Mike Kadin: Yeah, sounds great.
Tim Schigel: Yeah, so first off, a little bit about your background leading up to at Uber, when you and Jeremy met.
Mike Kadin: I started, well even before Uber, I had worked at some nonprofits and I was a high school teacher, so Uber was the first real for profit business that I had the luck of joining. And I started at Uber in 2013 when there was some maybe 250 people or so, maybe a little bit less. And the engineering group was 40 or 50 and we all fit in one room in San Francisco, which I remember really well. And yeah, I started there right about at the hyper growth phase for Uber. There was a ton of venture capital behind the business at the time and we grew the size of the employee base from 250 or so, and I started in 2013 to, gosh, I don't know, tens of thousands, by the time I left five years later. And I sort of got, as a result, the ultimate crash course in growing teams and scaling technology and scaling up products. Just got super lucky to have found a spot there. The reason I got the job actually is because I sang acapella with someone who was in the HR department. Don't know if I would've even gotten the gig otherwise.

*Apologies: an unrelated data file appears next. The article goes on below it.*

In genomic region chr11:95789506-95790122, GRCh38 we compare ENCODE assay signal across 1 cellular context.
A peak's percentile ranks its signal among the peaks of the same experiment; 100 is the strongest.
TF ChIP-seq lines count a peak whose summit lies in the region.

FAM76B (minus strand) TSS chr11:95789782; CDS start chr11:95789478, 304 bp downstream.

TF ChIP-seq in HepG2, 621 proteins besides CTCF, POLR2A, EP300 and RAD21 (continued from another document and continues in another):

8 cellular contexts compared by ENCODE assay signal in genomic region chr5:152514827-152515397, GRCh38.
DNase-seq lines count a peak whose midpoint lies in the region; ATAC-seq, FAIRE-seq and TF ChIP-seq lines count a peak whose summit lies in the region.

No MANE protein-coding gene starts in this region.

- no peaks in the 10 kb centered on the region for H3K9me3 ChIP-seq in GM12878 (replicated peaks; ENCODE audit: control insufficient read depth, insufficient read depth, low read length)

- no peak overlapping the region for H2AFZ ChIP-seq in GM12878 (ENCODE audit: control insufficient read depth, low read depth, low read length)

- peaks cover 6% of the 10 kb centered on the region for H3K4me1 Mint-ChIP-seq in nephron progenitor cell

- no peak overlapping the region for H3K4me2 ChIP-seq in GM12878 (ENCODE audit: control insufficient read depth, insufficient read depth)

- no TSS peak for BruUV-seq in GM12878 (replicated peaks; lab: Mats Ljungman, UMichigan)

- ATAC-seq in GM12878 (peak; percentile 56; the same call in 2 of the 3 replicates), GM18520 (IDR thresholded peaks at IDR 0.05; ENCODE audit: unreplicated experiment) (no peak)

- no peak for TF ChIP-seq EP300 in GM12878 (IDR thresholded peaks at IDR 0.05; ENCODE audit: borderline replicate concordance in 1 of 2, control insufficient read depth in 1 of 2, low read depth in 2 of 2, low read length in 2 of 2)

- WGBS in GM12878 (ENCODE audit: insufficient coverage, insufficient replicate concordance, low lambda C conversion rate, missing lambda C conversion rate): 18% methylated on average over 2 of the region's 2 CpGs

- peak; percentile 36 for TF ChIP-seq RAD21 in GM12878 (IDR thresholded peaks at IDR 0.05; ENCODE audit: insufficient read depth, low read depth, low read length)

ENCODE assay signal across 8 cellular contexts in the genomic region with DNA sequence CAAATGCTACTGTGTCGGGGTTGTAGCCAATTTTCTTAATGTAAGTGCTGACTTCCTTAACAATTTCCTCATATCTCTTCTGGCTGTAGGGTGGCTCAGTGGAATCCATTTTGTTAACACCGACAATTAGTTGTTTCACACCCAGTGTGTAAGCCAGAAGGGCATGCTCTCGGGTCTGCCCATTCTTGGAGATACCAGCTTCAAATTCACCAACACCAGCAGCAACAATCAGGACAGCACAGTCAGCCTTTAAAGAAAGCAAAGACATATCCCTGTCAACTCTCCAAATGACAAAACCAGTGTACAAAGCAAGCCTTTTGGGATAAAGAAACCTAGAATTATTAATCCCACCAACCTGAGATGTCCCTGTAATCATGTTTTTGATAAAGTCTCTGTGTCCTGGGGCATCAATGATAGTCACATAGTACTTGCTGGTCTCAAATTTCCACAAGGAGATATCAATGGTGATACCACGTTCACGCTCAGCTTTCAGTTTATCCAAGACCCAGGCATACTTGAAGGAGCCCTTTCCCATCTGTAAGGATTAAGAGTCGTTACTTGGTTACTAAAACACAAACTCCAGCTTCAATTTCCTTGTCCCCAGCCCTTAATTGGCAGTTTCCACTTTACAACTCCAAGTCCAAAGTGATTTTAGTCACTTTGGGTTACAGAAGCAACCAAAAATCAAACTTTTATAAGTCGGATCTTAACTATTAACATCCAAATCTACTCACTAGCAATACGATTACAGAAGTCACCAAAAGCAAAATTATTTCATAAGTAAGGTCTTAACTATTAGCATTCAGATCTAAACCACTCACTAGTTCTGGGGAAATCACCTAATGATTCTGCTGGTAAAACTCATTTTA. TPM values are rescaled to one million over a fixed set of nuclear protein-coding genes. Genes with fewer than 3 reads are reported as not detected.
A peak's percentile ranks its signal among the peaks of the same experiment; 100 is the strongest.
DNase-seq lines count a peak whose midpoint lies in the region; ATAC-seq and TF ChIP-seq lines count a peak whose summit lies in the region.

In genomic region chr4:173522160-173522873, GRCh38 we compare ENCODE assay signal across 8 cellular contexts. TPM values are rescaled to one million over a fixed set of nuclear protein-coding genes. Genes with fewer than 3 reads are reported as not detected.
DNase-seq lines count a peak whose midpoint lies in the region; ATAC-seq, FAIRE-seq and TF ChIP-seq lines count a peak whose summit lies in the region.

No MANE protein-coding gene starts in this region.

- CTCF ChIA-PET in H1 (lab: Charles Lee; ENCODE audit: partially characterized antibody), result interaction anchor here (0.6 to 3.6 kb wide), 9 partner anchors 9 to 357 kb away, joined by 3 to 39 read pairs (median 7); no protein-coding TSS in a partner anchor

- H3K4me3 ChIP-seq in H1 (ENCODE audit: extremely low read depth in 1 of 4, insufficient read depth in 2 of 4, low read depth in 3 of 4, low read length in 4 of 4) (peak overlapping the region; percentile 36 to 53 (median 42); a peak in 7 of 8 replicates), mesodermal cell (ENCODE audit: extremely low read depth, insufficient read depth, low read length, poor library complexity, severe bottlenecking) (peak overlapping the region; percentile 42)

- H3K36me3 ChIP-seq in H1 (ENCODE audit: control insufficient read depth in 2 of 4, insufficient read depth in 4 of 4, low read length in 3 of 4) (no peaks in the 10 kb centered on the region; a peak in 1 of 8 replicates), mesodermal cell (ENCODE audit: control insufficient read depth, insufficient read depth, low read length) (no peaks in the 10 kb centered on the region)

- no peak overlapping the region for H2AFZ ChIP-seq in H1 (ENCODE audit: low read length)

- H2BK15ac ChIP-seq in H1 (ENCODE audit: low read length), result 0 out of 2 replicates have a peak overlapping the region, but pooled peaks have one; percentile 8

Tim Schigel: Oh, that's the reason. Okay. You've been holding out. I didn't know that. That makes sense, that makes sense.